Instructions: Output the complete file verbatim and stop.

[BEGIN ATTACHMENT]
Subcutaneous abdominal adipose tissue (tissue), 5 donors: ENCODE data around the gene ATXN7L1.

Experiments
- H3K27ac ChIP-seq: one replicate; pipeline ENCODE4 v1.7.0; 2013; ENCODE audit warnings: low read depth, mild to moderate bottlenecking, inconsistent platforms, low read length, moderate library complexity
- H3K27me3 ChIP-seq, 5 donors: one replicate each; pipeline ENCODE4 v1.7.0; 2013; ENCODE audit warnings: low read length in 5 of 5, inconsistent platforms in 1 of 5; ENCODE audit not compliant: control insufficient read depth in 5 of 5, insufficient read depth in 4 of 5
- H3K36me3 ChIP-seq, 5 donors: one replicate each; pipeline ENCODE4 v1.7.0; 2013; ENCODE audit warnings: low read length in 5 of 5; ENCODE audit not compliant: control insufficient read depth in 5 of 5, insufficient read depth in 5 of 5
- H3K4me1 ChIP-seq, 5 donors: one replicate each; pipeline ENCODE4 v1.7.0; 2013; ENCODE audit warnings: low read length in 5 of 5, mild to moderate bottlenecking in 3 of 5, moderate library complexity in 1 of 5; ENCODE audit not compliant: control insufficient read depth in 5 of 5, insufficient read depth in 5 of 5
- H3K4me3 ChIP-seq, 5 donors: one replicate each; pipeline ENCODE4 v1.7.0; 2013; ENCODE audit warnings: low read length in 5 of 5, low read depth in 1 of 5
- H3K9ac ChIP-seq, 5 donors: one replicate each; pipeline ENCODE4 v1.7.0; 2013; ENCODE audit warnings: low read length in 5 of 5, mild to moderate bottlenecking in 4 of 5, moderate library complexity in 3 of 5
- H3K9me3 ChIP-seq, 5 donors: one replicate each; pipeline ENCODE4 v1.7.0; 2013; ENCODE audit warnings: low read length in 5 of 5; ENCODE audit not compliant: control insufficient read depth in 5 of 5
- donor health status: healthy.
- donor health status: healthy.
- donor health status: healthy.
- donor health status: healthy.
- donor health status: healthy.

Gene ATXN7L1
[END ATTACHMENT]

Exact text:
Subcutaneous abdominal adipose tissue (tissue), 5 donors: ENCODE data around the gene ATXN7L1.

Experiments
- H3K27ac ChIP-seq: one replicate; pipeline ENCODE4 v1.7.0; 2013; ENCODE audit warnings: low read depth, mild to moderate bottlenecking, inconsistent platforms, low read length, moderate library complexity
- H3K27me3 ChIP-seq, 5 donors: one replicate each; pipeline ENCODE4 v1.7.0; 2013; ENCODE audit warnings: low read length in 5 of 5, inconsistent platforms in 1 of 5; ENCODE audit not compliant: control insufficient read depth in 5 of 5, insufficient read depth in 4 of 5
- H3K36me3 ChIP-seq, 5 donors: one replicate each; pipeline ENCODE4 v1.7.0; 2013; ENCODE audit warnings: low read length in 5 of 5; ENCODE audit not compliant: control insufficient read depth in 5 of 5, insufficient read depth in 5 of 5
- H3K4me1 ChIP-seq, 5 donors: one replicate each; pipeline ENCODE4 v1.7.0; 2013; ENCODE audit warnings: low read length in 5 of 5, mild to moderate bottlenecking in 3 of 5, moderate library complexity in 1 of 5; ENCODE audit not compliant: control insufficient read depth in 5 of 5, insufficient read depth in 5 of 5
- H3K4me3 ChIP-seq, 5 donors: one replicate each; pipeline ENCODE4 v1.7.0; 2013; ENCODE audit warnings: low read length in 5 of 5, low read depth in 1 of 5
- H3K9ac ChIP-seq, 5 donors: one replicate each; pipeline ENCODE4 v1.7.0; 2013; ENCODE audit warnings: low read length in 5 of 5, mild to moderate bottlenecking in 4 of 5, moderate library complexity in 3 of 5
- H3K9me3 ChIP-seq, 5 donors: one replicate each; pipeline ENCODE4 v1.7.0; 2013; ENCODE audit warnings: low read length in 5 of 5; ENCODE audit not compliant: control insufficient read depth in 5 of 5
- donor health status: healthy.
- donor health status: healthy.
- donor health status: healthy.
- donor health status: healthy.
- donor health status: healthy.

Gene ATXN7L1